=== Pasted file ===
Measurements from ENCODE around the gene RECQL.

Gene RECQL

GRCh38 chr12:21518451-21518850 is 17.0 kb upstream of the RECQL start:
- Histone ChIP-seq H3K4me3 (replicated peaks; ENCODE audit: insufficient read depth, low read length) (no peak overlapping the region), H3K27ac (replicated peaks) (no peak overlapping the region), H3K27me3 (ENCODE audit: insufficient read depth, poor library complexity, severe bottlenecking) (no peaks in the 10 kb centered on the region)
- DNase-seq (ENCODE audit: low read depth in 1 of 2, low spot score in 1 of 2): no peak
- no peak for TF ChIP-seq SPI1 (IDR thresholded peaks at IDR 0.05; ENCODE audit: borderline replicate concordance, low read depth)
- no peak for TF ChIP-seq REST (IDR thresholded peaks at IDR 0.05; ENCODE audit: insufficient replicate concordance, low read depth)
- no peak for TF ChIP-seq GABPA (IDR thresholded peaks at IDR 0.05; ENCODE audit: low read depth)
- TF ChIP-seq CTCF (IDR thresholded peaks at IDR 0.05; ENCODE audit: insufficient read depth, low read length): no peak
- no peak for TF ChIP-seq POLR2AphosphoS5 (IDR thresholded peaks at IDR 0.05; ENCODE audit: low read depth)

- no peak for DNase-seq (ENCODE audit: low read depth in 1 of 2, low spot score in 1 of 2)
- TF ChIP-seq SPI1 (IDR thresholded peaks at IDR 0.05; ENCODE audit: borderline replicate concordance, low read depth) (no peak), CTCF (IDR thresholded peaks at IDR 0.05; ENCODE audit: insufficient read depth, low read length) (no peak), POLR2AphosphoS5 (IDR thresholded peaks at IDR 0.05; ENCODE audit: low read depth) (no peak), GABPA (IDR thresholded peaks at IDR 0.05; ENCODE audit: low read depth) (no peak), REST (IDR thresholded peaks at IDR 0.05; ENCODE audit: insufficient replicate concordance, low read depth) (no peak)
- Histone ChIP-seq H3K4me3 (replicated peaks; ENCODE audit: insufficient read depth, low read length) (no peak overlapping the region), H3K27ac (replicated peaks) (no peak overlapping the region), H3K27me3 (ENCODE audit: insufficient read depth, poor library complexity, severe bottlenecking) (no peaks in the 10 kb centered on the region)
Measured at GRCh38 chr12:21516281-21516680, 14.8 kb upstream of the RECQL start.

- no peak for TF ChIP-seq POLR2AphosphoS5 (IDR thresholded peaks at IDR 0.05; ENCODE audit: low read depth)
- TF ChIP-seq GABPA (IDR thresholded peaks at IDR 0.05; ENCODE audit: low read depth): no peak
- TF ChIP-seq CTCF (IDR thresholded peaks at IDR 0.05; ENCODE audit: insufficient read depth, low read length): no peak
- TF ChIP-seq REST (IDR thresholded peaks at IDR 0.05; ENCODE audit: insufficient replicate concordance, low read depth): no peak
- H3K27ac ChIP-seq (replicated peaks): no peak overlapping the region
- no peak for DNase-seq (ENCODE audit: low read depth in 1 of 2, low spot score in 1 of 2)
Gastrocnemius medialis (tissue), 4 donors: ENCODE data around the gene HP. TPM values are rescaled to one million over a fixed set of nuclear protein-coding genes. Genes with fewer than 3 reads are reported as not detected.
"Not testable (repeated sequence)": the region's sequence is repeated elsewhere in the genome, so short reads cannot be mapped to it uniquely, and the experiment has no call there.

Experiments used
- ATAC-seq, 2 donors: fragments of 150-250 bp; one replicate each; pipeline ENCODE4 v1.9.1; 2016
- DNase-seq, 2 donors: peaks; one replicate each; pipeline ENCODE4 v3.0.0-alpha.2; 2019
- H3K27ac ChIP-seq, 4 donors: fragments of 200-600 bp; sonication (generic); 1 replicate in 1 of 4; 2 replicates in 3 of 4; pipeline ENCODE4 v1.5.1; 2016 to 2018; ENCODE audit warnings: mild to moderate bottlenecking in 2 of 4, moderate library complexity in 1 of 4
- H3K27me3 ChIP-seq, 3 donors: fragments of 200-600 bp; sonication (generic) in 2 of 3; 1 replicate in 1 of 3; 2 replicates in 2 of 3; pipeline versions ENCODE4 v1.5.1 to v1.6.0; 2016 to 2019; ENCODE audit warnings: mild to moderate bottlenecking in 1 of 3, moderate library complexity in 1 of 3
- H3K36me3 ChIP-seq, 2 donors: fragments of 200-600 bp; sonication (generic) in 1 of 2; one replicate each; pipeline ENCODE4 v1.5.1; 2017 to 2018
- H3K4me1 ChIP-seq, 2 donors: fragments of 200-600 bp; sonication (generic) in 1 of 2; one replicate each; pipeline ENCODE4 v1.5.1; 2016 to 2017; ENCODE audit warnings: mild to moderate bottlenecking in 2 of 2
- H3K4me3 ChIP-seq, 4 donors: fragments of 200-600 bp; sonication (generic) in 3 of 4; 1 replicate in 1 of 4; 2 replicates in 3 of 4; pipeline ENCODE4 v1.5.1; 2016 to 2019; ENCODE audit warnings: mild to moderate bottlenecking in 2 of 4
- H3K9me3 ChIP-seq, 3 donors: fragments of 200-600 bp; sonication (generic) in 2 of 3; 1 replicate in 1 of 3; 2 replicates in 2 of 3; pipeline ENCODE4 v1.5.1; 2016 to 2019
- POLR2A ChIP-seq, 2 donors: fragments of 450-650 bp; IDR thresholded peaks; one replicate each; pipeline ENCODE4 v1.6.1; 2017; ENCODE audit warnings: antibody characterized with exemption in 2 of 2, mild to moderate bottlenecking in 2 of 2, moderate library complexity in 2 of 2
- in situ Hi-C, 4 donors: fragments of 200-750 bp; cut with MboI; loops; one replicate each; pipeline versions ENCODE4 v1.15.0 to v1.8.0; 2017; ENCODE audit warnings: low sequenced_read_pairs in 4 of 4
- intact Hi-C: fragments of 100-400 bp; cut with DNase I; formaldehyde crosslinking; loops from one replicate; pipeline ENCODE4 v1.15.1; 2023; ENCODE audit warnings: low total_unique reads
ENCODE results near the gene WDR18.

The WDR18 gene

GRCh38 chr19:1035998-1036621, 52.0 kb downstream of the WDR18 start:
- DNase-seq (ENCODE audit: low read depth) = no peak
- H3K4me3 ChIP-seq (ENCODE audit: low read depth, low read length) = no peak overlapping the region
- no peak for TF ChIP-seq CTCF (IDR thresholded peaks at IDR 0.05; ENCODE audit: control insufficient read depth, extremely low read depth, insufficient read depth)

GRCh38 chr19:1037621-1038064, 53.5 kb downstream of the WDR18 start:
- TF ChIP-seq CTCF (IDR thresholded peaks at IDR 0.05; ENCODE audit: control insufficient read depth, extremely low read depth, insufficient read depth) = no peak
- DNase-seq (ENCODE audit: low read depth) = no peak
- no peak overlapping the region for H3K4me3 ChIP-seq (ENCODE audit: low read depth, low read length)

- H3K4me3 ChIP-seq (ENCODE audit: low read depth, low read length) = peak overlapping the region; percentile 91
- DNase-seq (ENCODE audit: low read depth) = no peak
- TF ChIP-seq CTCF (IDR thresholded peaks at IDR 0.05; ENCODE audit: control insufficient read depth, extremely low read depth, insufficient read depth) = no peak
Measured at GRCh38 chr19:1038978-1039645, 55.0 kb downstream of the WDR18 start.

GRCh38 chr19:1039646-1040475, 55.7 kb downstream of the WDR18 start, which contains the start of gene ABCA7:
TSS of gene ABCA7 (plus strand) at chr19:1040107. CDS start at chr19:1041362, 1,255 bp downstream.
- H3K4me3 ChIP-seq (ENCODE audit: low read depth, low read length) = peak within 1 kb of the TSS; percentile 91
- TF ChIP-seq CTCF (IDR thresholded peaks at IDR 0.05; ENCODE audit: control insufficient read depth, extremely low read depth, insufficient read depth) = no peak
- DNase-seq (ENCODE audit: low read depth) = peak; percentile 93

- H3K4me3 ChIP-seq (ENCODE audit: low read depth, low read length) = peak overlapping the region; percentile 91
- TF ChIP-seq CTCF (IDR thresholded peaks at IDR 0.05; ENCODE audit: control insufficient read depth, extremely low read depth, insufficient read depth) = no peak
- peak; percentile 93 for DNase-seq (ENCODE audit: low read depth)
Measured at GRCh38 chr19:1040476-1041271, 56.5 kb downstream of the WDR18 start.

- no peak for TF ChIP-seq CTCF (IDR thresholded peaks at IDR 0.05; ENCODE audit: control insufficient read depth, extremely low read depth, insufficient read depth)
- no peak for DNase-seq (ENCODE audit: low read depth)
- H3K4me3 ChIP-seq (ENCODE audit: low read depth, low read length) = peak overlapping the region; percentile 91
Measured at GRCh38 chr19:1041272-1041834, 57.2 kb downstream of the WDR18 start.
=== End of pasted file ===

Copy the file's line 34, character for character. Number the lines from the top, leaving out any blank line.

- intact Hi-C: fragments of 100-400 bp; cut with DNase I; formaldehyde crosslinking; loops from one replicate; pipeline ENCODE4 v1.15.1; 2023; ENCODE audit warnings: low total_unique reads